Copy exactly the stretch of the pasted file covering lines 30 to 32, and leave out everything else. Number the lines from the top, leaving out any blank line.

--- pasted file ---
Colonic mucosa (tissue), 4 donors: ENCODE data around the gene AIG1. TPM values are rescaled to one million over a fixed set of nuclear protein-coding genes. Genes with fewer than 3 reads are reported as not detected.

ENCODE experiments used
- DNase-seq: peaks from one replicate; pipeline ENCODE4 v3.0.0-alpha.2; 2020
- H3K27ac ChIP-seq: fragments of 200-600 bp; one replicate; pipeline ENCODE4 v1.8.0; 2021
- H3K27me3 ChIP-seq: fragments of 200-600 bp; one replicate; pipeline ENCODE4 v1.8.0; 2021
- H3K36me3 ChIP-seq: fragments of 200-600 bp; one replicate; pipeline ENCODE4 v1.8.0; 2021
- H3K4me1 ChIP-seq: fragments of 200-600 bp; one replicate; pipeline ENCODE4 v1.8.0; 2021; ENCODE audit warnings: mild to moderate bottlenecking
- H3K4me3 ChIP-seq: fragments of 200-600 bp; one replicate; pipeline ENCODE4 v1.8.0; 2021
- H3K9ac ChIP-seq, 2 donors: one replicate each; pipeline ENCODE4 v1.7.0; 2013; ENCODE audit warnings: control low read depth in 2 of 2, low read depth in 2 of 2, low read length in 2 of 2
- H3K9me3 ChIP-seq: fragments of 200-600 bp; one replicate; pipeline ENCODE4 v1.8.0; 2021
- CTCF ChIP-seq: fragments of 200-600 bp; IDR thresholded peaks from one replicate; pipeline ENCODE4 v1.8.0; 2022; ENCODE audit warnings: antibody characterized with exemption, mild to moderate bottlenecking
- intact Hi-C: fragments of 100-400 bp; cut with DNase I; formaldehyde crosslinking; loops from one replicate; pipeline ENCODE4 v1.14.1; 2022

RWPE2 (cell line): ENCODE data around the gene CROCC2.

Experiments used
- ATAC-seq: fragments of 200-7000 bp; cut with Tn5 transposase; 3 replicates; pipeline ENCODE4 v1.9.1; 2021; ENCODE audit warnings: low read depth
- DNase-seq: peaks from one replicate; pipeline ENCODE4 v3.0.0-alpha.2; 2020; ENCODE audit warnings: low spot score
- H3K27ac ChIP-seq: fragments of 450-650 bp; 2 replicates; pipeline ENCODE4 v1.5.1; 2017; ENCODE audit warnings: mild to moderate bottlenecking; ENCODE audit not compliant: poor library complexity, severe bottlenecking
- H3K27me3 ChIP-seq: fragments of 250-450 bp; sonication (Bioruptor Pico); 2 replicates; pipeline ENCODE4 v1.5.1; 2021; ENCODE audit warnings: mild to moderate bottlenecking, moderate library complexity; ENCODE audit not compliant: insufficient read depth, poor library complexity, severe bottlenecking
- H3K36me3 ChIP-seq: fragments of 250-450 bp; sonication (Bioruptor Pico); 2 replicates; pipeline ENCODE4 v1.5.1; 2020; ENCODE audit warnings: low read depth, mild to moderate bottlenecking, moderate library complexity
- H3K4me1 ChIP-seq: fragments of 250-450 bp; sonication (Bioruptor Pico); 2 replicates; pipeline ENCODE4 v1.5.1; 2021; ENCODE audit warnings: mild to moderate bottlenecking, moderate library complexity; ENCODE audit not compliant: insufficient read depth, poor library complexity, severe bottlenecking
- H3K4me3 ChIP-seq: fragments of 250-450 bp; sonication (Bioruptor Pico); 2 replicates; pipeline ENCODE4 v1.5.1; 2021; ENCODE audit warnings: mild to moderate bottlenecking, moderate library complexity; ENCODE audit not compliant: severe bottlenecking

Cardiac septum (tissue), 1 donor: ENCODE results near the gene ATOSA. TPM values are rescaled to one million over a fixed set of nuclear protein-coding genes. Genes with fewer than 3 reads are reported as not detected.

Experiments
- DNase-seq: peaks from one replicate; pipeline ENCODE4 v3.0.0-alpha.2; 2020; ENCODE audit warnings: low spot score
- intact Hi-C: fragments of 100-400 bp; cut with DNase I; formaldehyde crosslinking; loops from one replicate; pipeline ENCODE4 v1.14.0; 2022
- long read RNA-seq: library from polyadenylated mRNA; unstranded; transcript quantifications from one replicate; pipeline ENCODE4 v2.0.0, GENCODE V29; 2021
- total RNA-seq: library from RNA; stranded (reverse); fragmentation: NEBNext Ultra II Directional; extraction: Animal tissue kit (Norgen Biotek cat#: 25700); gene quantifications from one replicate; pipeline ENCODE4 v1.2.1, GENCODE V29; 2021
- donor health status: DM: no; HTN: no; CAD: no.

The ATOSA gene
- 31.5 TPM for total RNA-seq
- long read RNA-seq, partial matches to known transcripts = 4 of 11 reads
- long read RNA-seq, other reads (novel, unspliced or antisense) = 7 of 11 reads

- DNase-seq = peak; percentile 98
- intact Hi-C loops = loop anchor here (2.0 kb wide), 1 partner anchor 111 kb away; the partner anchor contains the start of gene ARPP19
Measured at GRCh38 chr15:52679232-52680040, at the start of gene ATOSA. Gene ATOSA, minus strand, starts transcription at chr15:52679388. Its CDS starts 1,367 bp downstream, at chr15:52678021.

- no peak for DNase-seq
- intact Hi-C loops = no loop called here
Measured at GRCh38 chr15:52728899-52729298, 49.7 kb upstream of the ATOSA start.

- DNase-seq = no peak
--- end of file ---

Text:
- 31.5 TPM for total RNA-seq
- long read RNA-seq, partial matches to known transcripts = 4 of 11 reads
- long read RNA-seq, other reads (novel, unspliced or antisense) = 7 of 11 reads